Block on Trump's Asylum Ban Upheld by Supreme Court
What lawyer can resist an anal cavity search? A cavity search case, that is.
This week, the First Circuit Court of Appeals affirmed summary judgment in a civil rights claim against Worcester police officers, finding that a suspect's Fourth Amendment rights are not violated when the government uses technology to conduct an anal cavity search.
Worcester police officers arrested Shane Spencer in 2005 for operating a motor vehicle without a license. One of the officers, Gary Morris, learned that a confidential informant (CI) claimed to have seen Spencer insert a package of crack cocaine into his anal cavity just prior to the arrest. The CI had been reliable in the past, so Morris asked the Spencer to submit to a visual inspection of his anus.
When Spencer refused, Morris and a fellow officer, Stephen Roche, nonetheless attempted to conduct the visual inspection. Their efforts were thwarted because Spencer, again, refused to cooperate.
(Sidebar: We're curious to know how an attempted visual inspection without a Spencer's consent worked logistically - and how the search was foiled - but we think the mental images will plague us longer than the curiosity.)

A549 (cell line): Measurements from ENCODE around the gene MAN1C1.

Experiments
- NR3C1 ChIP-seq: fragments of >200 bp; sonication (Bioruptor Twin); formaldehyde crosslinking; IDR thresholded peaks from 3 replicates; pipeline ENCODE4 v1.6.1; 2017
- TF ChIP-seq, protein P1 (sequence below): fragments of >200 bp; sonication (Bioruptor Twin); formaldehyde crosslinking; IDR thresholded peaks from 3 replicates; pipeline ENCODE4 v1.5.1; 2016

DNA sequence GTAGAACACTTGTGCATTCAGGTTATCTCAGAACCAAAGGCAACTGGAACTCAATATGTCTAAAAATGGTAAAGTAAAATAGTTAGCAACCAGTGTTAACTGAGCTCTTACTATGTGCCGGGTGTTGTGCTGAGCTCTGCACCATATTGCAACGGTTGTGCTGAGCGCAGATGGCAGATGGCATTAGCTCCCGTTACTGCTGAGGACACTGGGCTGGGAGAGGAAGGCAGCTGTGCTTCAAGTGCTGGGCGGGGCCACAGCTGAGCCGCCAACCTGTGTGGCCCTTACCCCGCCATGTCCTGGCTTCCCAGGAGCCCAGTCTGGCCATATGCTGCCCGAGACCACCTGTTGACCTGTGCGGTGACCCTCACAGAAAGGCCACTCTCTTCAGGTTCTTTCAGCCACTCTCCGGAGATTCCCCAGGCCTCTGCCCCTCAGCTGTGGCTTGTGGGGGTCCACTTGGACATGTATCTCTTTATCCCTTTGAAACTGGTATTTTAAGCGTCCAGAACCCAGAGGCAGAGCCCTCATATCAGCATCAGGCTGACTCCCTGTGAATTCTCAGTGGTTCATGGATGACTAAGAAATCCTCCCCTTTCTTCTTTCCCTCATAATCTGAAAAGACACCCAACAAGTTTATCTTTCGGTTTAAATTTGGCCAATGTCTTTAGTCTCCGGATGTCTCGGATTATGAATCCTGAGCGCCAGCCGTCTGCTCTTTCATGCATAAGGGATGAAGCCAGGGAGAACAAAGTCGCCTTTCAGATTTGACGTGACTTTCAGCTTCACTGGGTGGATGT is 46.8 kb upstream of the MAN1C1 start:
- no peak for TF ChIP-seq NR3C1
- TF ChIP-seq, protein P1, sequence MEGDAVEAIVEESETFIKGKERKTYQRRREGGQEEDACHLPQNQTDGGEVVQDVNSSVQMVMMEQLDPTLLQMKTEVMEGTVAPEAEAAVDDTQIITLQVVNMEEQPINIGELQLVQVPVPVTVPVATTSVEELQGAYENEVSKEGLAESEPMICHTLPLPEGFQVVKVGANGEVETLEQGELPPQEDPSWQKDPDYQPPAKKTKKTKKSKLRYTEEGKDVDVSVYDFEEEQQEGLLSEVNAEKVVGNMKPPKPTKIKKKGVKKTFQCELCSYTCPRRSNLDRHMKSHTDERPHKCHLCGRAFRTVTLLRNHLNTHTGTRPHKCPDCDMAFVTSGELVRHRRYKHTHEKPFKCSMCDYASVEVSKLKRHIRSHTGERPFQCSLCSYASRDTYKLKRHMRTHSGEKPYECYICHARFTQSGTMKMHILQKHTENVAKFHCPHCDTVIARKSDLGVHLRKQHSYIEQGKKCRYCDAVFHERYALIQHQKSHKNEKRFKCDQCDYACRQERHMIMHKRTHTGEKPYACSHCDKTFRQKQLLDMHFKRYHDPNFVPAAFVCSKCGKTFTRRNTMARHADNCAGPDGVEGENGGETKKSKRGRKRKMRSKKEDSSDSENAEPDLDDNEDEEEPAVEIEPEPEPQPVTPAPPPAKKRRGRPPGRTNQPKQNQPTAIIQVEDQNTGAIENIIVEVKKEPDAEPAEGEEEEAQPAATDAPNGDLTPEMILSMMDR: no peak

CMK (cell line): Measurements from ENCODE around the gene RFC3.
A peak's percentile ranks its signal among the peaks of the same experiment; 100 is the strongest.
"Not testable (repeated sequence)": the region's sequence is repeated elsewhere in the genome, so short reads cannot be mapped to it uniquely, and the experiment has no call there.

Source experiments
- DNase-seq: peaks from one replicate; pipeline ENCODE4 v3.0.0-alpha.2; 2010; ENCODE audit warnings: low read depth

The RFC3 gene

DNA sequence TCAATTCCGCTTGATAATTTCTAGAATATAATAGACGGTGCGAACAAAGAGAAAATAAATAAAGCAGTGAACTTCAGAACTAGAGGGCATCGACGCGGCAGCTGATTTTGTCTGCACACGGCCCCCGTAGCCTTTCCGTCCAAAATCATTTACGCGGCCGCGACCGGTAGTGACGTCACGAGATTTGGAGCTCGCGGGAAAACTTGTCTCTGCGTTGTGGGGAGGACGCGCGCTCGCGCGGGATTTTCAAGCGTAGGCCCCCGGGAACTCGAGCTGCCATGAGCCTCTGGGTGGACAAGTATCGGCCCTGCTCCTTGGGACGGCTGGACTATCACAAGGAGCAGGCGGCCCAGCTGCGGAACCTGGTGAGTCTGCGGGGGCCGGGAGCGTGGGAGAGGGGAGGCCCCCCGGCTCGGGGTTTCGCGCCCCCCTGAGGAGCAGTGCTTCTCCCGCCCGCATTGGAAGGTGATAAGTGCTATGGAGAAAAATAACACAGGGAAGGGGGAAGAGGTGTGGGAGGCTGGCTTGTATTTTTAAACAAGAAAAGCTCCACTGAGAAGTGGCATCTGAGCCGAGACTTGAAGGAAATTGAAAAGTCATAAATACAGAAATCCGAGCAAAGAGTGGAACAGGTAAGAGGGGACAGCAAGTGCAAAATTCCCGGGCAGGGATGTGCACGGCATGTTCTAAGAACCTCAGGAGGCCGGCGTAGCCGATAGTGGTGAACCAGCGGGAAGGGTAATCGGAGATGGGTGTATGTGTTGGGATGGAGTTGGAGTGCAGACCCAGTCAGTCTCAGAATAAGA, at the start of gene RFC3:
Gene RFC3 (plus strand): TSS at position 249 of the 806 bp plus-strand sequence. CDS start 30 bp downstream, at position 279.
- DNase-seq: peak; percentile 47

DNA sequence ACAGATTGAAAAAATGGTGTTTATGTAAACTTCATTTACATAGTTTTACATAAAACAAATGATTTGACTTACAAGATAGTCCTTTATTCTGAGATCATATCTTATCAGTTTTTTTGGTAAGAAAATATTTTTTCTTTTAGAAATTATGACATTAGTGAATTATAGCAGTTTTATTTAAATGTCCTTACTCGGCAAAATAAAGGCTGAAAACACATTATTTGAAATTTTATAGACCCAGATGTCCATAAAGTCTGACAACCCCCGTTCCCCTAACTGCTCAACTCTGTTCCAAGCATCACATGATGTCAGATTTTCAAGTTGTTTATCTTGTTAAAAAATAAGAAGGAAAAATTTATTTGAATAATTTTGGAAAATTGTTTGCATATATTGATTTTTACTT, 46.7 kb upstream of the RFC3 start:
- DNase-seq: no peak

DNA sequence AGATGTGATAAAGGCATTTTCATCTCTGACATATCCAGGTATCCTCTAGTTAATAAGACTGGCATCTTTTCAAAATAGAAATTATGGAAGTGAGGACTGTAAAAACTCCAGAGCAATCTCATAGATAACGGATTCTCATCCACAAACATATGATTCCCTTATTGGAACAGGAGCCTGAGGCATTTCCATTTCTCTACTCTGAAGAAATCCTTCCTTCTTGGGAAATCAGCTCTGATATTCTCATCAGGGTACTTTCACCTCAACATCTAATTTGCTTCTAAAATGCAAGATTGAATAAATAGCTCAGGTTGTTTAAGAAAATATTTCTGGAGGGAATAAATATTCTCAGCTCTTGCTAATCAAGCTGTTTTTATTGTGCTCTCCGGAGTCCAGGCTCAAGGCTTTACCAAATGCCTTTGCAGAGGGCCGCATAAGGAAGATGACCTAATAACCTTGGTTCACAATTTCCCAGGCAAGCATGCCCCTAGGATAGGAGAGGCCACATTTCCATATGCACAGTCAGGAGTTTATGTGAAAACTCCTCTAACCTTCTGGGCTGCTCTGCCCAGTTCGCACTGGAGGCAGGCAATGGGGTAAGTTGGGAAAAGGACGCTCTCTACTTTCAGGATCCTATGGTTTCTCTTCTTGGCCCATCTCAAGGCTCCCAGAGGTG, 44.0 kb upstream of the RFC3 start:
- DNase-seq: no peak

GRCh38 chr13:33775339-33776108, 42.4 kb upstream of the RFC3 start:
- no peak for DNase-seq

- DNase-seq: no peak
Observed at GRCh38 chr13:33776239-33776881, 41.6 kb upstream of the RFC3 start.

The officers obtained a search warrant and transported Spencer to a hospital so medical professionals could do the dirty work. A doctor performed a physical search of Spencer's rectum, followed by a KUB x-ray, which also captured images of the stomach, kidneys, and other organs.
There were no foreign objects in Spencer's scanned area.
Shortly thereafter, Spencer brought a civil rights claim against Roche and Morris, claiming that the physical and x-ray searches violated his Fourth Amendment rights. The district court granted summary judgment for the defendants, and the First Circuit Court of Appeals affirmed.
Spencer argued that x-ray was an unreasonable intrusion on his privacy and that the police compounded this intrusion by searching beyond the scope of the warrant (i.e., by searching his stomach as well as his anal cavity). The First Circuit disagreed.
Here, the court found that the x-ray search of Spencer's anal cavity passed muster because it was safe, carried out correctly, supported by probable cause, and the least intrusive way the officers could verify their suspicions.
The First Circuit similarly rejected Spencer's claims that the x-ray was unnecessary after the physical search came up empty, ruling that a negative result in the physical search did not dispel the possibility that Spencer might be hiding drugs in his body. Finally, the court found that, while the x-ray search of Spencer's abdomen exceeded the scope of the warrant, "the viewing of the stomach was incidental to the valid anal cavity search ... and did not require an independent showing of probable cause."
In light of the First Circuit Court Appeals' reasoning in this case, we think the physical anal cavity search is the greater offense to privacy; if a negative physical search result doesn't dispel the possibility that a suspect is hiding drugs, shouldn't the government skip the physical search and proceed directly to the x-ray?